Church Planting: Radically Re-inventing the Church


Recently I’ve been reading the book Total Church by Tim Chester and Steve Timmis.  One of the things that they discuss quite a bit is Church Planting, and there was one section that I thought was so good I wanted to re-post it here.

Church planting is an opportunity to re-invent church along radical biblical lines.  Much of the New Testament demonstrates that this was so even within the first generation of the church.  It was the experience of planting churches among the Gentiles that led to the crucial gathering in Jerusalem (Acts 15).  It forced the church to recognize the radical implications of the death and resurrection of the Messiah for their own understanding of salvation and the people of God.


I know of a church planted by a large evangelical congregation that brought certain assumptions into the endeavor.  They created a staff team with a minister, assistant minister, student worker, pastoral workers, and an administrator.  They bought a church building and a home for the minister.  As a result they had an annual budget of around two hundred and fifty thousand pounds excluding start-up costs.  They are doing great work, growing and exploring new areas of ministry.  But if every church shares those assumptions, then most are not going to plant.  Such an approach is clearly beyond the reach of most congregations.  If past experience and tradition define what it means to be church, that will constrain church planting.  Or church plants may run the risk of being clones – copies of sending churches.  Unless we recognize this danger, church planting may in fact reduce missionary activity as smaller churches struggle to ape the programs of larger churches.


Often the main limitation to church planting is a failure of imagination.  People cannot imagine how church planting might be done or how church might be done differently.  People do not want to let go of the “success” their church has become.  This may be because some do not want the risk, effort, and discomfort that church planting involves.  But often it has more to do with their view of church.  We have a notion of what a “successful” church is, and this involves a certain level of staff, programs, and activity.  Church planting feels like it will involve letting this go, moving from success to lack of success.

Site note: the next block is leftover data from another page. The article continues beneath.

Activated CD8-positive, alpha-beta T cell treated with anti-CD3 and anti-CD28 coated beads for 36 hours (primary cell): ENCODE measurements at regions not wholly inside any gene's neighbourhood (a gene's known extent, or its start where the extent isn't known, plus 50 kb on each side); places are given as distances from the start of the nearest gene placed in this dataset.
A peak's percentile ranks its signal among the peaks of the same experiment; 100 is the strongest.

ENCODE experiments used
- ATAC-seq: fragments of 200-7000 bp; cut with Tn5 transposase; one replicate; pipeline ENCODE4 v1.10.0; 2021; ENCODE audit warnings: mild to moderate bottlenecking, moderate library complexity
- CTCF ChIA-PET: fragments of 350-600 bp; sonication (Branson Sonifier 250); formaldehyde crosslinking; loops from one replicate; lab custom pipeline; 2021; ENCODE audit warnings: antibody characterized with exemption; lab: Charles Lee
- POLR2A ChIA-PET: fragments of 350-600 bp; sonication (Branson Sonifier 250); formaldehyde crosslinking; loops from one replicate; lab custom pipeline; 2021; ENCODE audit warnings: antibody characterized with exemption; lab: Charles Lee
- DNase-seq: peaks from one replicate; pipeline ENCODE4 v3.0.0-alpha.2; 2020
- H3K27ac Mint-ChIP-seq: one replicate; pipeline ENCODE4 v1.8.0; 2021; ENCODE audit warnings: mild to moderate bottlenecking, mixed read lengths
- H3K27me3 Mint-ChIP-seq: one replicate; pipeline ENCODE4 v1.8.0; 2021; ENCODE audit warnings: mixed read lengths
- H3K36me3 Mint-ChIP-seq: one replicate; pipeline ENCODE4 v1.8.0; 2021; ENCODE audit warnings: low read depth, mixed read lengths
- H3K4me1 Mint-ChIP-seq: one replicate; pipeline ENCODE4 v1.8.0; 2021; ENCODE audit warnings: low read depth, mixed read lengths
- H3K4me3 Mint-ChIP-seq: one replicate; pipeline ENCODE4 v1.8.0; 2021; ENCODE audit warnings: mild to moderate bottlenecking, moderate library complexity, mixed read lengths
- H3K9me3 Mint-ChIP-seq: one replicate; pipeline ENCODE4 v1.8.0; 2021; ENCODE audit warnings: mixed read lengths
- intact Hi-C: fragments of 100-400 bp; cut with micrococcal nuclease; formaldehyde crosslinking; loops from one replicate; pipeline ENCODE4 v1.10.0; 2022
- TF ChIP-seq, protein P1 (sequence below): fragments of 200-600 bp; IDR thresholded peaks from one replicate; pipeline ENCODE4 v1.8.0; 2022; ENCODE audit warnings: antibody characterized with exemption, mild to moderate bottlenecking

We must not be driven by sociology or accommodate to our culture.  But we need to take into account the new missionary situation in which we find ourselves.  In the UK, broadly speaking, 10 percent of the population attend church regularly on a normal Sunday; 10 percent are fringe members, attending once every couple of months; 40 percent are “dechurched,” having lost contact with church within their lifetime; and 40 percent have never attended church apart from the occasional rite of passage.  This new missionary context requires new approaches.  Church planting cannot involve the uncritical replication of existing models.  Church planting should be at the forefront of new ecclesiological thinking…Through mission the church can break free from external conformity to culture and internal conformity to tradition to rediscover the vitality of the gospel.  Church planting is crucial to the health of the wider church.  Good church planting forces us to re-ask questions about the gospel and church, to re-invent churches that are both gospel-centered without religious tradition and relevant without worldly conformity.


There need be no second-generation churches if the church is constantly reconfiguring itself through church planting.  Second-generation “Christians” are those without their own living experience of the gospel.  Second-generation churches are those who have lost their gospel cutting edge.  It may be that a fiftieth church anniversary is not an occasion to celebrate the faithfulness of God but to lament the stagnation of his people.  Far from weakening a sending church, church planting is a vital opportunity to refocus the life of the church on the gospel.  The identity of the sending church should radically change.  It cannot continue as the same church or repeat the same program.  It must look again for new leaders to emerge.  It must ask all over again how it will reach its neighborhood with the gospel.

(Chester & Timmis, pgs. 94-96)

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